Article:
FPGA1 is also used for this purpose, what adds also

flexibility for changing the internal communication protocol. The board structure was designed in such a way that the

algorithm implementation is split into the two FPGAs.

FPGA1 includes part of the communication circuits for

exchanging information with the host, whereas FPGA2 is

dedicated for to the implementation of the PEs. This gives

also flexibility for the implementation of the PEs.

The chips used to implement FPGA1 and FPGA2 were

Xilinx XC4003E and XC4005E; with three and five

thousand gates, respectively. The percentage of chip

utilization of FPGA1 was 43% and of FPGA2 was 92%

and the clock frequency was 20 MHz.

A block diagram of the board after FPGAs configuration

is presented in Fig. 6. As can be observed, FPGA2 contains

32 PEs, what leads to the processing of 32 sparse decoders

in parallel. Control of memories carried on by FPGA1, that

also interprets the following commands from the host:

reading from and writing to the memories, initialize

processing, read processing status, start processing and

general initialization of the board.

5. Performance considerations

In order to evaluate the performance of RC-SDM, two

programs, one that uses the board and the other that does

not, were implemented. In both programs, the SDM

implemented was set with parameters n 256 and M

16; 384: The machine used to implement the programs and

host the board was a PC microcomputer with a Pentium

Celeron CPU running at 300 MHz. The programs were

written in ANSI C with all SDM functions implemented in

assembly. The main program written in C deals mainly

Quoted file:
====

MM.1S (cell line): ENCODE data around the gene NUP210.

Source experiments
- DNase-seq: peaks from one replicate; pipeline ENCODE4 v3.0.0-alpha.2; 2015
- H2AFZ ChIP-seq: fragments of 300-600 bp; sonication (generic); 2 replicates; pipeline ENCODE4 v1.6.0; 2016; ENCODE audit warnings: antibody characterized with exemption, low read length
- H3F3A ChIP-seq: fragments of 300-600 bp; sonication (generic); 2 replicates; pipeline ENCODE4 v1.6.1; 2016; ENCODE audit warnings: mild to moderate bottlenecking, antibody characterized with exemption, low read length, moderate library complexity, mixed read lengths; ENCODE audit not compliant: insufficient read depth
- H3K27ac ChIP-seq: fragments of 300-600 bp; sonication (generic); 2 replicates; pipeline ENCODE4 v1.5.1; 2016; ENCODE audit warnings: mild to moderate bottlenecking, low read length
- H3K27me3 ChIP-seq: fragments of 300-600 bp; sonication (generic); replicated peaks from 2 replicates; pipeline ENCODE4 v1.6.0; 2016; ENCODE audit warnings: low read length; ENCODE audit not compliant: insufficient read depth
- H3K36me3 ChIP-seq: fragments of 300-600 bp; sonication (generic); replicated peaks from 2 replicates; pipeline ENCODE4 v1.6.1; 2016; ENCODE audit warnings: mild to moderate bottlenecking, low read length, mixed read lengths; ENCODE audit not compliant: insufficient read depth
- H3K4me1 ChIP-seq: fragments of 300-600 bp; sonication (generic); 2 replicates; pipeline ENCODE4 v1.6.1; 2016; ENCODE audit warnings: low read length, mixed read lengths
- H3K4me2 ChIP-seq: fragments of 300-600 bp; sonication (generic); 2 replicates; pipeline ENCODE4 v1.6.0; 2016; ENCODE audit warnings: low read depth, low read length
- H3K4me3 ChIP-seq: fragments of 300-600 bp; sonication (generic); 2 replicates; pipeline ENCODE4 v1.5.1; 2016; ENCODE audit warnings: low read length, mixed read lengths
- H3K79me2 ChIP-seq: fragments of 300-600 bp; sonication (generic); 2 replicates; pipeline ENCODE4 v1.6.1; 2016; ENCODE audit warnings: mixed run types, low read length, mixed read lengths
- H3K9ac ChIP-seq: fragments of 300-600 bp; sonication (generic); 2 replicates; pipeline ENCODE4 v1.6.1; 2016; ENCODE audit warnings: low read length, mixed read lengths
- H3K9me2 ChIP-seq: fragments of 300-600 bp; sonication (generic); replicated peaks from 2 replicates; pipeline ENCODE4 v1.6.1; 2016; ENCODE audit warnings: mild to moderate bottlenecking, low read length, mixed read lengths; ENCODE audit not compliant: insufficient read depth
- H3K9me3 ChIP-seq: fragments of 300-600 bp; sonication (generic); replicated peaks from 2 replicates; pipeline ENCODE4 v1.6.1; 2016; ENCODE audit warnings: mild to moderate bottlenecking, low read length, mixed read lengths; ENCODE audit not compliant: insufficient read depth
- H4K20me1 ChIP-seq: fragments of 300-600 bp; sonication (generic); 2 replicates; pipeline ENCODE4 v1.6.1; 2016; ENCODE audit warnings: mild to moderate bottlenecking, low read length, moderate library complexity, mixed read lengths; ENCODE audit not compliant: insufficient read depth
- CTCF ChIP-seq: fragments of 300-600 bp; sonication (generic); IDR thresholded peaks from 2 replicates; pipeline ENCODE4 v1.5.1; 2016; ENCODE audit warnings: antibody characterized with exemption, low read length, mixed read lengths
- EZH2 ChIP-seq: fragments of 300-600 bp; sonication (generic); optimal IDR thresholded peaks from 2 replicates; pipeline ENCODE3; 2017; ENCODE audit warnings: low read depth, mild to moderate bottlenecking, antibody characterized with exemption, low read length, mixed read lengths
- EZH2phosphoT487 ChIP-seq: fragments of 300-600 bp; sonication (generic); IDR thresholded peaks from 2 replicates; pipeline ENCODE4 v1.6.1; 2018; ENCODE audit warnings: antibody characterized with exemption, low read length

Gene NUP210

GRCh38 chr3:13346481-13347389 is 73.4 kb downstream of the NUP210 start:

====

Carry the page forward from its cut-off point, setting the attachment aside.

with accesses to disk and screen, whereas the assembly

routines treat SDM processing in both hardware and

software versions of the program in order to have an

unbiased software implementation. This assures that the

comparison of the hardware is made with a as fast as

possible software implementation. The second program

consists of a modification of the first one, where the

assembly routines were substituted by the processing in the

board. Processing time, that was measured with a logic

analyzer, of the assembly routine was 49.8 ms whereas the

hardware processing at RC-SDM was 13.06 ms, what

resulted in a speed-up of about four times in relation to the

software implementation.

6. Conclusions

More than a proof-of-concept, the implementation of

RC-SDM presented an efficient version of SDMs with

134

software implementation. The proposed architecture has

shown to be appropriate for the current application and

flexible enough for further improvements and extensions.

Since most of the hardware is implemented in the FPGAs,

reconfiguration and changes in the current implementation

can be easily accomplished in future developments. Current

state-of-the-art FPGAs would have allowed a larger density

circuit for higher dimensional SDMs, this work showed that,

for a small-scale problem, the architecture of RC-SDM is

suitable for a wide range of implementations.

Acknowledgements

The authors would like to thank the support from Xilinx

University Program, CNPq and FINEP.